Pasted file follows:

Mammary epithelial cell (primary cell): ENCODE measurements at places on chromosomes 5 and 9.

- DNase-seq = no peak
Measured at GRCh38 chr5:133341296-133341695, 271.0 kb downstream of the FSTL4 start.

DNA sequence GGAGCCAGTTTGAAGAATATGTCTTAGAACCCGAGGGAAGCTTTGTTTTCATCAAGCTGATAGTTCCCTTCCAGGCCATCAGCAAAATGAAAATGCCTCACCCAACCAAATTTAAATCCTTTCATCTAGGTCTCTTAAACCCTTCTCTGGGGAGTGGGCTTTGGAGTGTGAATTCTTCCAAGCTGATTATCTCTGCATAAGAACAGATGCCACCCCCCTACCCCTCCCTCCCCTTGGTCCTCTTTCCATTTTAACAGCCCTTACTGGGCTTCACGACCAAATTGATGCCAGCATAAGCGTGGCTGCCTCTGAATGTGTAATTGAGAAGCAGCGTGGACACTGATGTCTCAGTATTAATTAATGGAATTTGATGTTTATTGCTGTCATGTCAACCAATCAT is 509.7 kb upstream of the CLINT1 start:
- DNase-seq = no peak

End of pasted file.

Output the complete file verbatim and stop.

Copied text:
Mammary epithelial cell (primary cell): ENCODE measurements at places on chromosomes 5 and 9.

- DNase-seq = no peak
Measured at GRCh38 chr5:133341296-133341695, 271.0 kb downstream of the FSTL4 start.

DNA sequence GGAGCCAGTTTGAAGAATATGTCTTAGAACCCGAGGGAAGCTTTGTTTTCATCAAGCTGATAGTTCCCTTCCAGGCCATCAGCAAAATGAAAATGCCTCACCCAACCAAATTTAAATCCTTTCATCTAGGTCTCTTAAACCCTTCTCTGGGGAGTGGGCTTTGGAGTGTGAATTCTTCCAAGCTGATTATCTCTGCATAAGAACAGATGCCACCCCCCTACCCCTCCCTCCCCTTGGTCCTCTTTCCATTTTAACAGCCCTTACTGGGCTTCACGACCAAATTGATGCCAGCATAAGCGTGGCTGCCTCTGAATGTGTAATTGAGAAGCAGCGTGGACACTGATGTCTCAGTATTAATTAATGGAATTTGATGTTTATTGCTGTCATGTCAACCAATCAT is 509.7 kb upstream of the CLINT1 start:
- DNase-seq = no peak